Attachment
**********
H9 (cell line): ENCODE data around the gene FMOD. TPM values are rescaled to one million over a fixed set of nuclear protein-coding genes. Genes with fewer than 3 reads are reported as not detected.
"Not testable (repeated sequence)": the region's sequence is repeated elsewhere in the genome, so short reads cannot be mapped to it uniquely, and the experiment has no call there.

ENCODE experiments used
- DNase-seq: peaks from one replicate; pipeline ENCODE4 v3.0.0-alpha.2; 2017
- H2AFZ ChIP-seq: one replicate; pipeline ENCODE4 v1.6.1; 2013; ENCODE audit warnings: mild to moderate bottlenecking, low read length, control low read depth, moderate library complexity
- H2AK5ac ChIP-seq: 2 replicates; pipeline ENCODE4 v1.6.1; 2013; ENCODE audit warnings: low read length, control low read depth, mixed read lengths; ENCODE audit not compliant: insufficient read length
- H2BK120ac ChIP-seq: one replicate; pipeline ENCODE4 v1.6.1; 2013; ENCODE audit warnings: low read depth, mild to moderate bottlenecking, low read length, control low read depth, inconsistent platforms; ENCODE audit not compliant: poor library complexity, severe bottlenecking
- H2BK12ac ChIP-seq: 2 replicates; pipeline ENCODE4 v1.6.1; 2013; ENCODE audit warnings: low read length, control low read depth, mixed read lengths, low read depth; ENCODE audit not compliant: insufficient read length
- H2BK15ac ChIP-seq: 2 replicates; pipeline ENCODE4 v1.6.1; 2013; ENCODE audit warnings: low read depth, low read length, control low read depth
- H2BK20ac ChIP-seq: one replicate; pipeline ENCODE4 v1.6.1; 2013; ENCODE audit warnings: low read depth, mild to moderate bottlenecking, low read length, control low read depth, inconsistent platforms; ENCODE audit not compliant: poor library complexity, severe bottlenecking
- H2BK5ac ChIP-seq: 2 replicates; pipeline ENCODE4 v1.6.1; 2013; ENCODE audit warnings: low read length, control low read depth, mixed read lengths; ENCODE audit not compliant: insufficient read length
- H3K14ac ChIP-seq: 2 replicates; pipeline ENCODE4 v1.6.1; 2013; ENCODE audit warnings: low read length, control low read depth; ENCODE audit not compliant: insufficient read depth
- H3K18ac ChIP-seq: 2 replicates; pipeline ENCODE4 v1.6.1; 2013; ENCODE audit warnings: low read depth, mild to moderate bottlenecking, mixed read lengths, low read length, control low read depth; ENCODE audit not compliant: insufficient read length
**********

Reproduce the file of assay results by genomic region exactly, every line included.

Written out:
H9 (cell line): ENCODE data around the gene FMOD. TPM values are rescaled to one million over a fixed set of nuclear protein-coding genes. Genes with fewer than 3 reads are reported as not detected.
"Not testable (repeated sequence)": the region's sequence is repeated elsewhere in the genome, so short reads cannot be mapped to it uniquely, and the experiment has no call there.

ENCODE experiments used
- DNase-seq: peaks from one replicate; pipeline ENCODE4 v3.0.0-alpha.2; 2017
- H2AFZ ChIP-seq: one replicate; pipeline ENCODE4 v1.6.1; 2013; ENCODE audit warnings: mild to moderate bottlenecking, low read length, control low read depth, moderate library complexity
- H2AK5ac ChIP-seq: 2 replicates; pipeline ENCODE4 v1.6.1; 2013; ENCODE audit warnings: low read length, control low read depth, mixed read lengths; ENCODE audit not compliant: insufficient read length
- H2BK120ac ChIP-seq: one replicate; pipeline ENCODE4 v1.6.1; 2013; ENCODE audit warnings: low read depth, mild to moderate bottlenecking, low read length, control low read depth, inconsistent platforms; ENCODE audit not compliant: poor library complexity, severe bottlenecking
- H2BK12ac ChIP-seq: 2 replicates; pipeline ENCODE4 v1.6.1; 2013; ENCODE audit warnings: low read length, control low read depth, mixed read lengths, low read depth; ENCODE audit not compliant: insufficient read length
- H2BK15ac ChIP-seq: 2 replicates; pipeline ENCODE4 v1.6.1; 2013; ENCODE audit warnings: low read depth, low read length, control low read depth
- H2BK20ac ChIP-seq: one replicate; pipeline ENCODE4 v1.6.1; 2013; ENCODE audit warnings: low read depth, mild to moderate bottlenecking, low read length, control low read depth, inconsistent platforms; ENCODE audit not compliant: poor library complexity, severe bottlenecking
- H2BK5ac ChIP-seq: 2 replicates; pipeline ENCODE4 v1.6.1; 2013; ENCODE audit warnings: low read length, control low read depth, mixed read lengths; ENCODE audit not compliant: insufficient read length
- H3K14ac ChIP-seq: 2 replicates; pipeline ENCODE4 v1.6.1; 2013; ENCODE audit warnings: low read length, control low read depth; ENCODE audit not compliant: insufficient read depth
- H3K18ac ChIP-seq: 2 replicates; pipeline ENCODE4 v1.6.1; 2013; ENCODE audit warnings: low read depth, mild to moderate bottlenecking, mixed read lengths, low read length, control low read depth; ENCODE audit not compliant: insufficient read length